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Zollinger-Ellison Syndrome

by Carlo Raj, MD
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    00:01 Take a look at ZE Syndrome, Zollinger−Ellison.

    00:06 In Endocrinology, our discussion of Zollinger−Ellison will be in greater detail.

    00:11 It’s a gastrinoma.

    00:12 And this gastrinoma is located in the pancreas perhaps.

    00:16 It could be at organs as well and part of MEN−1 It’s a hypersecretion of gastrin from tumors in the pancreas or perhaps in the wall of the duodenum.

    00:27 It is a gastrinoma.

    00:28 How is it possible that you have a gastrinoma outside of the stomach when gastrin physiologically is coming out of the G cells of the antrum of the stomach? It’s a cancer, it’s a malignancy; it can do whatever it darn well pleases.

    00:42 What are you looking for with ZE Syndrome? Ulcerations.

    00:48 Ulceration is not only in the stomach.

    00:50 Then you have, think of this with being like a lava when a volcanic eruption has taken place.

    00:56 When a volcano blows out lava, everything that it encounters in front of it is going to be obliterated.

    01:03 So here’s my acid that’s being produced in great quantity from your parietal cell; I don’t care where a gastrin is being released or where it’s coming from, it’s always going to work on your parietal cell.

    01:14 That’s where you form acid, period.

    01:16 So all these acids that’s being formed in great quantity will come out from the stomach into the duodenum and kill everything in it’s path.

    01:26 So you might have issues of gastric ulcers, duodenal ulcers.

    01:31 Have you studied separately peptic ulcer disease of the jejunum? No.

    01:37 Peptic ulcer disease either in the gastric or in the duodenum.

    01:40 But if you, by chance, look for or your symptom description of an ulcer down in the jejunum, high on your differential should be gastrinoma or Zollinger−Ellison.

    01:52 Is that clear? Now there’s also diarrhea that is involved, the secretory type, because you’re producing all these acid.

    01:59 Malabsorption is a huge problem and refractory to treatment.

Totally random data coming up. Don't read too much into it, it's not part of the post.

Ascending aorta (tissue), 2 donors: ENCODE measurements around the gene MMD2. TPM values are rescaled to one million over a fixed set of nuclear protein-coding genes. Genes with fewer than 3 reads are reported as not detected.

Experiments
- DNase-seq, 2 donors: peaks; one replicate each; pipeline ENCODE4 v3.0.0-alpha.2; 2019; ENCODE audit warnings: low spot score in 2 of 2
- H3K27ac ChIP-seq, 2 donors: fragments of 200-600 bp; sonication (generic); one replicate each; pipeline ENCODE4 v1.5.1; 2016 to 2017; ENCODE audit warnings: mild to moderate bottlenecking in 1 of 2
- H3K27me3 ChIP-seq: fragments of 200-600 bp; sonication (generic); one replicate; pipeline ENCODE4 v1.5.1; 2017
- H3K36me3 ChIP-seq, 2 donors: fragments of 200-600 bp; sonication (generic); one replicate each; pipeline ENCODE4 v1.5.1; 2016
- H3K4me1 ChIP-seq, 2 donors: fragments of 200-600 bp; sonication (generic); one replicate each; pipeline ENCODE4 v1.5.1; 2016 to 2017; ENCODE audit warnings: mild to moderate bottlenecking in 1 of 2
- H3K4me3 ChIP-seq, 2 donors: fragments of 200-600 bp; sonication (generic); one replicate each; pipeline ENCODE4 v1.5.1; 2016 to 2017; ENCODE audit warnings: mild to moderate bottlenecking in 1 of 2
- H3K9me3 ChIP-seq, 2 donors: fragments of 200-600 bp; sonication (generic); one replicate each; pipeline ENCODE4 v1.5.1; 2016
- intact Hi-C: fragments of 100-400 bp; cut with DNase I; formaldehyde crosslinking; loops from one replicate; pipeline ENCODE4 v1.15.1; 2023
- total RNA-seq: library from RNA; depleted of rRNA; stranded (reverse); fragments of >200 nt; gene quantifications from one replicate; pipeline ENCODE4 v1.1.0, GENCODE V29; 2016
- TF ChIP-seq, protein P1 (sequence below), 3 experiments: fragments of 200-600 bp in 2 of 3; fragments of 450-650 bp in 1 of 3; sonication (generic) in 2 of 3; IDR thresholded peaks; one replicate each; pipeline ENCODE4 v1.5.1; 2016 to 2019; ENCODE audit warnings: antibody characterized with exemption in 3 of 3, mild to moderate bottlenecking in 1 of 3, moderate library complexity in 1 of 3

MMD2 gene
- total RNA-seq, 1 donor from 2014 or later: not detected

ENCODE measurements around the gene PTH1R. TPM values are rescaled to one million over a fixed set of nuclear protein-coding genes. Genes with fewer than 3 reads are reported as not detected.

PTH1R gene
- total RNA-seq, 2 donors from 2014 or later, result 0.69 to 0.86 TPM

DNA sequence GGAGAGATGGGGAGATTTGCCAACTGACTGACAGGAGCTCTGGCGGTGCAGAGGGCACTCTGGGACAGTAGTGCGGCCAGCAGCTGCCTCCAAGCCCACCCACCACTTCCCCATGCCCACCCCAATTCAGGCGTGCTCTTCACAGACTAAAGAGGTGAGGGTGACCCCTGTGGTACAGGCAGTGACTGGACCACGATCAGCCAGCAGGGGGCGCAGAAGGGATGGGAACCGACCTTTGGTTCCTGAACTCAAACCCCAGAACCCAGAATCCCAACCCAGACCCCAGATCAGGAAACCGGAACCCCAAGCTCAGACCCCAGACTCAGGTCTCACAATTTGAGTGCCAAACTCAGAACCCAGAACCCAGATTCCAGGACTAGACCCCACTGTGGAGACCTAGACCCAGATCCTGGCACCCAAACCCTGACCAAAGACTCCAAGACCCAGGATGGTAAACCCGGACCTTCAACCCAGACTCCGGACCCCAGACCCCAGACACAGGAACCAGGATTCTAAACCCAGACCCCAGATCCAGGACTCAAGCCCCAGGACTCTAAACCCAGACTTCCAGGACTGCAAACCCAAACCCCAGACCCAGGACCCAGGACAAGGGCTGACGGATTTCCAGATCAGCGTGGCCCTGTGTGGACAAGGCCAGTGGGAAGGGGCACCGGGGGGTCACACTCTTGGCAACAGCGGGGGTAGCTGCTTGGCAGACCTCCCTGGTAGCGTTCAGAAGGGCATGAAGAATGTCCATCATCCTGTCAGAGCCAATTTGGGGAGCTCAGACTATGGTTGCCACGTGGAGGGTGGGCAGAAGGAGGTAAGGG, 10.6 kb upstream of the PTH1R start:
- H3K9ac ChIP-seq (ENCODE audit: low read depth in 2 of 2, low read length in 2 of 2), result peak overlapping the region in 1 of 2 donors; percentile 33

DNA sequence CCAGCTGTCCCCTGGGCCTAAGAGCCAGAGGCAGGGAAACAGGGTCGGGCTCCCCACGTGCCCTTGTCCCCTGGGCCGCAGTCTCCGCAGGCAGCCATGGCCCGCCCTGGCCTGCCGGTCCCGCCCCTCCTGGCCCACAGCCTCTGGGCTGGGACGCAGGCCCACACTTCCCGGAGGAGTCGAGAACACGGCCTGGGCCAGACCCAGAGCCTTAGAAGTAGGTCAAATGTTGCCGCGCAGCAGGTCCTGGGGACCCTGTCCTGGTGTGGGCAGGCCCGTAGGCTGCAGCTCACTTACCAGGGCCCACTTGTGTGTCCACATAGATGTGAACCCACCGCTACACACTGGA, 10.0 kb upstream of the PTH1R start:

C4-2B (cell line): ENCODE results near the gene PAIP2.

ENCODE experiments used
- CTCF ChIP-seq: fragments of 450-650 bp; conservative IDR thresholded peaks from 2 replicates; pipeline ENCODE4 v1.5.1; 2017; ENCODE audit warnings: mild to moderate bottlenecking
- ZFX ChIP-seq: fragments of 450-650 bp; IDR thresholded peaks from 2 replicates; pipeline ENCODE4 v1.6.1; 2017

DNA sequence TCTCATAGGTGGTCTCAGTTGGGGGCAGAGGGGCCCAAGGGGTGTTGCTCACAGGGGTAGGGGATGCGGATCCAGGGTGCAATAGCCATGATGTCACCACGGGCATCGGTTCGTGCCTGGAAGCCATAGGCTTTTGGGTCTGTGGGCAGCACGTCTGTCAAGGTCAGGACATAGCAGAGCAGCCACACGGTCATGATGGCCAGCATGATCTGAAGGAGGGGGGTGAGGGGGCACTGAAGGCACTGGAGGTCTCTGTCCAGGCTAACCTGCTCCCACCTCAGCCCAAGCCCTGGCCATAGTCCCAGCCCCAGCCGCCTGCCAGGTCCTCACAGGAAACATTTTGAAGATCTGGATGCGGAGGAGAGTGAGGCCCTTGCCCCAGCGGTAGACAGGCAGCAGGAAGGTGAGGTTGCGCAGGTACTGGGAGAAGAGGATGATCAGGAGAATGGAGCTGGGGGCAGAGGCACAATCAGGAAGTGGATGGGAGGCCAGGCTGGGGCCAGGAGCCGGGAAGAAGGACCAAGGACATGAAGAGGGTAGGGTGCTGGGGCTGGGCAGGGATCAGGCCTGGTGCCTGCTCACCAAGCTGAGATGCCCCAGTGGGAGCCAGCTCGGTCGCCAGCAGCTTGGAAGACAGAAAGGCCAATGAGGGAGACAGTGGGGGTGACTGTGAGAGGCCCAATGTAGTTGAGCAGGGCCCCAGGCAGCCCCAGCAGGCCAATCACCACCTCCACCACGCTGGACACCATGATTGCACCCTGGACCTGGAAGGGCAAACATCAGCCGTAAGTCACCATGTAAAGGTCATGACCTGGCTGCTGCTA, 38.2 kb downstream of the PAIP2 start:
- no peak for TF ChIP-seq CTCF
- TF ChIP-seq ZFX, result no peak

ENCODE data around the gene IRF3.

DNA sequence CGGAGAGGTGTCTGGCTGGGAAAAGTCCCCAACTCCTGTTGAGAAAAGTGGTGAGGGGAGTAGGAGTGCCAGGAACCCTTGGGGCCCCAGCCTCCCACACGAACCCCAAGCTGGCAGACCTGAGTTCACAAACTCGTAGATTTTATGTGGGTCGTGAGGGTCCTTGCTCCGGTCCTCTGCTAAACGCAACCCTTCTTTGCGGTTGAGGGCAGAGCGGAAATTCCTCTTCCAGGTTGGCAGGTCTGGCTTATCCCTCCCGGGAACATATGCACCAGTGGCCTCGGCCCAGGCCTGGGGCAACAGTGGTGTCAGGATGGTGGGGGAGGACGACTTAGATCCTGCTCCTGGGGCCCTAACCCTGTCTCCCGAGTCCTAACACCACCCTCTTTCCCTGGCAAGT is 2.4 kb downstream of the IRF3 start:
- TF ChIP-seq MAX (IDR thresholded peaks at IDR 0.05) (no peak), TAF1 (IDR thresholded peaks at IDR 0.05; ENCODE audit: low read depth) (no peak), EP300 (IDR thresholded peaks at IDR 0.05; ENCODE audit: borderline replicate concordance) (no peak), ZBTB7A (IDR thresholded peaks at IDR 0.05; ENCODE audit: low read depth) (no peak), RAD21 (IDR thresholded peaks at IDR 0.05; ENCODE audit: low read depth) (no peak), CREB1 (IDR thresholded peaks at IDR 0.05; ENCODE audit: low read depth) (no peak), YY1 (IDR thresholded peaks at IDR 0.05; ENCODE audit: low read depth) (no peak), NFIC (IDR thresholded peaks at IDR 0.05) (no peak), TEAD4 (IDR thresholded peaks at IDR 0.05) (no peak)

02:04 Diarrhea due to secretion of all that gastric acid.

    02:08 Because there’s malabsorption, you can't properly take up your lipids because the, what are these fingerlike projections in the duodenum? They are called microvilli.

    02:17 And by Chemistry and Physiology, you have dealt with quite a bit and we have as well in hyperlipidemia with the vascular pathology with the proper handling of your lipid.

    02:29 If the Brush border had been blunted or had been completely destroyed, then maybe lipid then starts accumulating a stool, steatorrhea.

    02:39 Association with MEN−1 Once again with MEN−1, PAN − pancreas most likely where you would find this, parathyroid; PIT – pituirary with a prolactinoma; part of MEN−1.

    02:56 Two−thirds of your gastrinomas are malignant tumors.

    03:00 Majority are.

    03:02 ZE, your serum gastrin levels are ridiculously high as will be the acid.

    03:07 That is not normal.

    03:09 Whenever your acid levels are high, physiologically, it tells my G cells to shutdown.

    03:15 So my gastrin levels should be low or with that increased levels of acid, somatostatin will tell my G cells to no longer release gastrin, I have enough acid.

    03:26 So you do have physiologic feedback normally.

    03:30 However in ZE, please understand that that high levels of acid will not shut down the gastrin because the gastrin, this is a malignant tumor.

    03:40 An important integration between physiology and pathology is the next statement.

    03:46 Secretin Acids coming out, physiologically, from the stomach and into the duodenum.

    03:55 Acid into the duodenum.